On Saturday, I went to see the new Metropolitan Opera production of Richard Wagner's "Das Rheingold," (courtesy of the Quick Center HD telecast of the matinee.)

This is first and shortest of the four operas of "The Ring of the Nibelung," Another of which, "Die Walkuere," will premiere in the spring. I went as a skeptic, thanks to all the news coverage of the technological glitches, but I came out a convert. The massive set, which consisted mainly of moving metal panels and platforms. worked just fine to marvelous effect, thanks to incredibly beautiful lighting, especially in the final moments, and the special effects were terrific. I kept wondering "how do they do that?"

I have not heard an audience go happily berserk after a performance in quite a while, but they had good reason. The singers were costumed within the scope of tradition, if a bit far out in some cases, but this is after all myth. The singing was some of the best I've heard on that stage. Bryn Terfel not only sang well as Wotan, the "head god," but gave this character some facets rarely seen. He allowed him some vulnerability and indecision, which bodes well for the later operas.

As his wife, Fricka, Stephanie Blythe, who girth has been somewhat distracting in other roles, was wonderful. She made you understand that she really Wotan, and despairs of some of his bad behavior. She has a glorious voice, and was allowed some glamour in her hair and makeup. Richard Croft was outstanding as Loge, a delightfully sly con artist who actually manipulates them all. He has a burnished tenor voice as well.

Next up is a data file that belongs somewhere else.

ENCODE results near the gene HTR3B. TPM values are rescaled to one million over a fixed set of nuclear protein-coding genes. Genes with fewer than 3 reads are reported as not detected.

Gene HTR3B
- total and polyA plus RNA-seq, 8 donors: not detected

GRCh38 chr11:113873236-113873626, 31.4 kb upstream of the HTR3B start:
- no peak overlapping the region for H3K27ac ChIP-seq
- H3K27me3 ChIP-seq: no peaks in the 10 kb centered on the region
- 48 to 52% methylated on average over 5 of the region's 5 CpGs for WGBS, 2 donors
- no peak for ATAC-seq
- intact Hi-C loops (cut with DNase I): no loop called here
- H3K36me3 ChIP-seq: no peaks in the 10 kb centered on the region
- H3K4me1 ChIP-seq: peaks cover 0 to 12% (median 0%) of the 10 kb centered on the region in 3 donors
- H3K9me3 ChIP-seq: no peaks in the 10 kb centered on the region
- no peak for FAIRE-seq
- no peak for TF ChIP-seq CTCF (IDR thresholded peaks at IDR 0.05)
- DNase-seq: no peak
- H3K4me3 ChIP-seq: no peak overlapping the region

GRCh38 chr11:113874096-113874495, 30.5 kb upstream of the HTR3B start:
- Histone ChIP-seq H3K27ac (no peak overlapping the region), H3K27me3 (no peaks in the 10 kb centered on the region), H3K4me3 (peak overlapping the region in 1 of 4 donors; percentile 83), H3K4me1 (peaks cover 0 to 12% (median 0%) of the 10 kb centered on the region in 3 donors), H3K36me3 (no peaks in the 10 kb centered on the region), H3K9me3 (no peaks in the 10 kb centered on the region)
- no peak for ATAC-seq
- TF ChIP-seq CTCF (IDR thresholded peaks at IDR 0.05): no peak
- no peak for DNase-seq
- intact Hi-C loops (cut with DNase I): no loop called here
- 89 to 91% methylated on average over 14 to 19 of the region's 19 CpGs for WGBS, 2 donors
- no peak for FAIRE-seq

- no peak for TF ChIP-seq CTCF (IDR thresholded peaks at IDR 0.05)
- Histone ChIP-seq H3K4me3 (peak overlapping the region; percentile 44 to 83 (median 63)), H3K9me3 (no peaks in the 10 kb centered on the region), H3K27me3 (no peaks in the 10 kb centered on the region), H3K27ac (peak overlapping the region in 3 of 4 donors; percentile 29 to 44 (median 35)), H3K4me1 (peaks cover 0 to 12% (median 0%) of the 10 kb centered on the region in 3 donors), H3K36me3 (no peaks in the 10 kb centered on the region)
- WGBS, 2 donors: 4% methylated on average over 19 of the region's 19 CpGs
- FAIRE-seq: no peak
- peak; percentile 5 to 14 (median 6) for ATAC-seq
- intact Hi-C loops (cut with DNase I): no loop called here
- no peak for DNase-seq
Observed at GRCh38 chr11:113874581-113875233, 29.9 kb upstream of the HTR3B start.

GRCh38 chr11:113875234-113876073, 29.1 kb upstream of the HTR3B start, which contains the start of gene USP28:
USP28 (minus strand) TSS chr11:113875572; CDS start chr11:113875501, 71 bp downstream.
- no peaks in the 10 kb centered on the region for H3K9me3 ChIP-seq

His brother, Dwayne Croft, was very powerful, vocally and dramatically in the role of Donner, the god of thunder, who builds the rainbow bridge to Valhalla for the gods to cross. Beautiful Freia, who almost becomes the bride of a lovesick giant, was sung affectingly by Wendy Bryn Harmer, and her brother Froh, was sweetly strong, sung by Adam Diegel.

The trio of Rhinemaidens (Lisette Orapesa,Jennifer Johnson and Tamara Mumford) sang in exquisite ensemble and were delightful in their acting, (semi-suspended!) Their unkind but amusing teasing of the dwarf Alberich was such that it was easy to believe why he decided to renounce love, make magic gold and then curse it fatally when it was taken from him. Eric Owens sang the role, and despite his evil intent, he allowed himself obvious grief and sorrow at his fate. He is a very fine singer.

As his ill-treated brother, Mime, Gerhard Siegel made you laugh through a few tears. There were also two giants, who were hired to build Valhalla for the gods. Fasolt, who was as lovesick over Freia as a giant could be, was almost loveable. He brother, Fafnir, who was not loveable at all, murders his brother to get the gold and the supremely powerful (and cursed) Ring, at least derives no joy from it as we find out n the later operas. Towards the end of the opera, the stunning Patricia Bardon appears as the earth goddess Erda, who comes to warn Wotan what will happen if he doesn't give up that ring. James Levine conducted the glorious score with ever shinier clarity and sensitivity, and director Robert LePage won me over, because, though his set was amazingly modern, he treated the music, the singers and the composer with profound respect, and that made all the difference. Somehow, no matter how often I see the Ring, it never fails to move me in many different ways. These are great stories set to great music, and this "Das Rheingold" was an experience I will remember for a long time.